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SAO PAULO, July 31 (Reuters) - Estácio Participações SA , Brazil’s No. 2 for-profit education firm, has proposed a broad overhaul of corporate governance rules following a failed takeover attempt by larger rival Kroton Educacional SA.
In a securities filing on Monday, Estácio proposed creating a strategic committee and a framework to help deal with unsolicited stake increases exceeding 20 percent of outstanding stock. The proposal will be voted on during an extraordinary shareholder meeting scheduled for Aug. 31.
As a company with dispersed share ownership, Estácio needs “a continuous fine-tuning of good corporate practices to succeed in having a more transparent management and protect shareholders more effectively,” Chief Executive Officer Pedro Thomson was quoted as saying in the filing.
The move comes about a month after antitrust watchdog Cade rejected Kroton’s proposed takeover of Estácio, citing excess market power stemming from a tie-up that would have formed the world’s No. 1 education firm.
Uncertainty about the deal mounted as rivals and consumer groups aired concerns about the creation of a juggernaut that would have 10 times as many students as the No. 2 ranked peer.
It also led Thompson to implement a broad turnaround at Estácio, including boosting student loyalty as opposed to boosting enrollment, over the past year.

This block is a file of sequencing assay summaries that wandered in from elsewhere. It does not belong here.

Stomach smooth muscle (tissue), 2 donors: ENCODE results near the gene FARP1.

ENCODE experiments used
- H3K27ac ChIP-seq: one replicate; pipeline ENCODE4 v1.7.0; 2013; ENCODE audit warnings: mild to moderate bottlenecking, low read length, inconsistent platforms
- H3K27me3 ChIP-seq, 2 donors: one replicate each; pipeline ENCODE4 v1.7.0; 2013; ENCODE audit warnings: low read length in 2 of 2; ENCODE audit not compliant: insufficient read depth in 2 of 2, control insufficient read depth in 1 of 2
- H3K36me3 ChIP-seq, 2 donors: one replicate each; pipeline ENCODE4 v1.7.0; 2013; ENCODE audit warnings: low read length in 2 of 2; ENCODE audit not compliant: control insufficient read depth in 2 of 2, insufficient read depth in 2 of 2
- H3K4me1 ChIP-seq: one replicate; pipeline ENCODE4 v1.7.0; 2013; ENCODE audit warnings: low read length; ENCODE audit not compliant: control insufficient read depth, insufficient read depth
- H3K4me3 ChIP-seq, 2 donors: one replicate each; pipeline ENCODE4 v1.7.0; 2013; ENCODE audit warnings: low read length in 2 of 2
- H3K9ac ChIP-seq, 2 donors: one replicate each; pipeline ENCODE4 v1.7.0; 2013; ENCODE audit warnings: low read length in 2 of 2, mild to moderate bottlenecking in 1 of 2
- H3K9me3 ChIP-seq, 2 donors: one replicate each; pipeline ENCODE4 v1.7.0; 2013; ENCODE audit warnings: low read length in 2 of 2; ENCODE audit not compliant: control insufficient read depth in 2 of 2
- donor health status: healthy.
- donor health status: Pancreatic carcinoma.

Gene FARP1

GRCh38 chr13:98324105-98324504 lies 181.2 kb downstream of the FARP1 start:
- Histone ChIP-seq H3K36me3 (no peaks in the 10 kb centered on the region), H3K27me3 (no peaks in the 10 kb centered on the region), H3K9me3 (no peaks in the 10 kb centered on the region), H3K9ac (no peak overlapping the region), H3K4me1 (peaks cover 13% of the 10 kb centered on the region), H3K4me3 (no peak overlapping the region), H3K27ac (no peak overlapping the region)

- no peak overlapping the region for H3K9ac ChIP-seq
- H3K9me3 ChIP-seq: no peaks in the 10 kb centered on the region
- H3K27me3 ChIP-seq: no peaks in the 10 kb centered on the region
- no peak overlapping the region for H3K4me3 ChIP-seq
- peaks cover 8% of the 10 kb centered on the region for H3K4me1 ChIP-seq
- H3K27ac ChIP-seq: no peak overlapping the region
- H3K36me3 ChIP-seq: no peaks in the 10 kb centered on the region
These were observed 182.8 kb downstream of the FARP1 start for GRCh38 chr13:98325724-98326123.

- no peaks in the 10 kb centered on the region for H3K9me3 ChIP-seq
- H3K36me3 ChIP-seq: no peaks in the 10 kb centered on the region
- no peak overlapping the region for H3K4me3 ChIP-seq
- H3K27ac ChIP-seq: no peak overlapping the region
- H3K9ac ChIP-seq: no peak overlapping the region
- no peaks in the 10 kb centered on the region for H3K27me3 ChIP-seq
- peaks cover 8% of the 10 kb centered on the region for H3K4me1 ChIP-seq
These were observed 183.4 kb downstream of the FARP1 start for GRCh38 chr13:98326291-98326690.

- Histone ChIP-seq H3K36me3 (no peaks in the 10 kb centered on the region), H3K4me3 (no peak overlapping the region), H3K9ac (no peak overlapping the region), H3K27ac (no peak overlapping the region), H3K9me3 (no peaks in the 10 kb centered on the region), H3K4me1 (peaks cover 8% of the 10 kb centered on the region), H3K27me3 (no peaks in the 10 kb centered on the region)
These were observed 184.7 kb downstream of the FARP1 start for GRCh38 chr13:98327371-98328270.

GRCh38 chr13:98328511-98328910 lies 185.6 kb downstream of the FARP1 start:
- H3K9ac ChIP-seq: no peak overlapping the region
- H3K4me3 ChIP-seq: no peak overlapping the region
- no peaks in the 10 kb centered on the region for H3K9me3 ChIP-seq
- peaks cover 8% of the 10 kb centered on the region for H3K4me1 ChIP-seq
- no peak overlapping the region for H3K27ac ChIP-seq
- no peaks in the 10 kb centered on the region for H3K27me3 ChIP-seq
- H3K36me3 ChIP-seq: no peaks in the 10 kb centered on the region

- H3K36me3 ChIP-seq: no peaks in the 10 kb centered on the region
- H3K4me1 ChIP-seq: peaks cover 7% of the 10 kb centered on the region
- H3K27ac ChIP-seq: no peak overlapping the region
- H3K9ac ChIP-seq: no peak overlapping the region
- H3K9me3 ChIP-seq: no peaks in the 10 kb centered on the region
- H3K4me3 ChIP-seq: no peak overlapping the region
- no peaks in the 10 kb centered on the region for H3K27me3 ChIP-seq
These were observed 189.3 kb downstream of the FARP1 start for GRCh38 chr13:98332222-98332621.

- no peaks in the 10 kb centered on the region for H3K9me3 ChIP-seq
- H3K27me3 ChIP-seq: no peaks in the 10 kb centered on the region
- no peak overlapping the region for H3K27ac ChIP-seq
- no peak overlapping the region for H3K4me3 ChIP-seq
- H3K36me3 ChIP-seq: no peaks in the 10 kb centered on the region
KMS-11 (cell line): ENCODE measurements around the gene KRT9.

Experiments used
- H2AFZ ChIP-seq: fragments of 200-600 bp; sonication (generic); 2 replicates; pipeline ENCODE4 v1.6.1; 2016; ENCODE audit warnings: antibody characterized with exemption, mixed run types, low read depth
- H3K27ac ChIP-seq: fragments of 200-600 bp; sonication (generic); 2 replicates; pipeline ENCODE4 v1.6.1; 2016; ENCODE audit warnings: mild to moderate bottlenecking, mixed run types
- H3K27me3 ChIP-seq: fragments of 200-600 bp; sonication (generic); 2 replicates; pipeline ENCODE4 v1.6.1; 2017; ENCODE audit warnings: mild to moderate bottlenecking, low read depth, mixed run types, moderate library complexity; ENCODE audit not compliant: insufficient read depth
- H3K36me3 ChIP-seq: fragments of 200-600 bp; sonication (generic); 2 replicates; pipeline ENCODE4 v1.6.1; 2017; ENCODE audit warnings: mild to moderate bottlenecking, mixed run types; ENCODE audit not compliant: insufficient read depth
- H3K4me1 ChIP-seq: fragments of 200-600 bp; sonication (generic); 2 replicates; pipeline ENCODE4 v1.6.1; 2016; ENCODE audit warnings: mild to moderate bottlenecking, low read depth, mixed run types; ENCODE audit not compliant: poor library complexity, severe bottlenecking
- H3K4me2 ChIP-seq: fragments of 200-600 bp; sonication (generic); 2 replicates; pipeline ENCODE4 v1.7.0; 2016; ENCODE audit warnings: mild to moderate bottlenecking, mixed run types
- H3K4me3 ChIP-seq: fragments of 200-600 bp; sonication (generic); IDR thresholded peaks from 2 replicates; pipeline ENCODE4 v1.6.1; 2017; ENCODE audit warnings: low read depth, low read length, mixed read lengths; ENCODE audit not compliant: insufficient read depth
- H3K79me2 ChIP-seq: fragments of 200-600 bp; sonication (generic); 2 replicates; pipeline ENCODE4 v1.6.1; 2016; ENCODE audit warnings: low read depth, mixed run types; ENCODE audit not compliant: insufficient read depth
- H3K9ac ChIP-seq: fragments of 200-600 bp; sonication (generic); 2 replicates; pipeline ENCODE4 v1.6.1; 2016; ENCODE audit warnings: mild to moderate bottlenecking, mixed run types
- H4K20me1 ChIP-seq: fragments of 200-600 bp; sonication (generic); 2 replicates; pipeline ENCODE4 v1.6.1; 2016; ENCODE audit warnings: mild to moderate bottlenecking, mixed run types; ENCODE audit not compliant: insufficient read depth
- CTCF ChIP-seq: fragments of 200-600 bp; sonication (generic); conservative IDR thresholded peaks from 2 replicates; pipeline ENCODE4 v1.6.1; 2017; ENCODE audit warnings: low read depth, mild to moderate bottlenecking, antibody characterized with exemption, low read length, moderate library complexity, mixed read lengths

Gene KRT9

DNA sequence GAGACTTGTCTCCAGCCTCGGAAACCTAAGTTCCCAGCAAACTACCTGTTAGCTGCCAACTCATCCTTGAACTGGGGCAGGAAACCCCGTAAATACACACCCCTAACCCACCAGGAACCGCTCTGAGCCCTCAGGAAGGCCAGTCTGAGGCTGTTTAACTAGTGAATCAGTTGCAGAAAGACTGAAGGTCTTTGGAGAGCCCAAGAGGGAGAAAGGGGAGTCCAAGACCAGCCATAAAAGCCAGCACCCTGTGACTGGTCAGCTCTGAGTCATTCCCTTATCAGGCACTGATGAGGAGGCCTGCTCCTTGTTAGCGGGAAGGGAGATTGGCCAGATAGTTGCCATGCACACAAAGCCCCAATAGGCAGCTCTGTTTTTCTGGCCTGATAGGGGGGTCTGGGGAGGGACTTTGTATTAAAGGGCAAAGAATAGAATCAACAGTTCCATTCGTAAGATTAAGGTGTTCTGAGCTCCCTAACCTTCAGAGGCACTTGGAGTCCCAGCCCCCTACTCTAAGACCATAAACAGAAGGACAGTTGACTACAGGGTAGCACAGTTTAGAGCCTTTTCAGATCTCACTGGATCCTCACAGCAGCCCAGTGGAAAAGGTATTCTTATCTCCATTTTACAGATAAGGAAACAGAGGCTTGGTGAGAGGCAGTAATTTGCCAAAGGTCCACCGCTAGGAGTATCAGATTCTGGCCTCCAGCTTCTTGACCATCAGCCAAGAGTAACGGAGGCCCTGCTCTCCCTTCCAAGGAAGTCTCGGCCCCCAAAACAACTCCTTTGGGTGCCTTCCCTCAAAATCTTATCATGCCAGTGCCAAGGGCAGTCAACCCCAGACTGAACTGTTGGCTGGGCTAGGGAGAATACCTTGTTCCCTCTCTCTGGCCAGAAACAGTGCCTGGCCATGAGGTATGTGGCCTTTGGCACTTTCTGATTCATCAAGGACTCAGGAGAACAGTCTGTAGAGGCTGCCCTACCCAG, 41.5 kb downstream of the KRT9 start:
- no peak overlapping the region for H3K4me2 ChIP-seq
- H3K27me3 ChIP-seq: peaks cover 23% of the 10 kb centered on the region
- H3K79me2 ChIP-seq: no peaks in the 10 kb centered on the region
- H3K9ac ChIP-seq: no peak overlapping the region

For months, executives at the companies traded barbs over the tie-up, with Kroton’s management accusing Thompson of seeking to derail the deal.
Shares of Rio de Janeiro-based Estácio surged 15 percent on Friday, the most in 13 months, on speculation that U.S.-based private equity firm Advent International Corp and shareholder Chaim Zaher were considering boosting their stakes.
The Valor Econômico newspaper said Advent aims to build a 15 percent-to-18 percent stake in Estácio, from about 5 percent currently. Zaher and his family could increase their stake to about 19 percent from 10.5 percent currently, Valor said, without detailing how it obtained the information.
Neither bidder intends to acquire over 20 percent of the Estácio shares to avoid triggering a mechanism that would force them to bid for the entire company, Valor said.
Estácio, Advent and Zaher did not immediately respond to requests for comment. (Reporting by Guillermo Parra-Bernal, Ana Mano and Gabriela Mello; Editing by Bernadette Baum)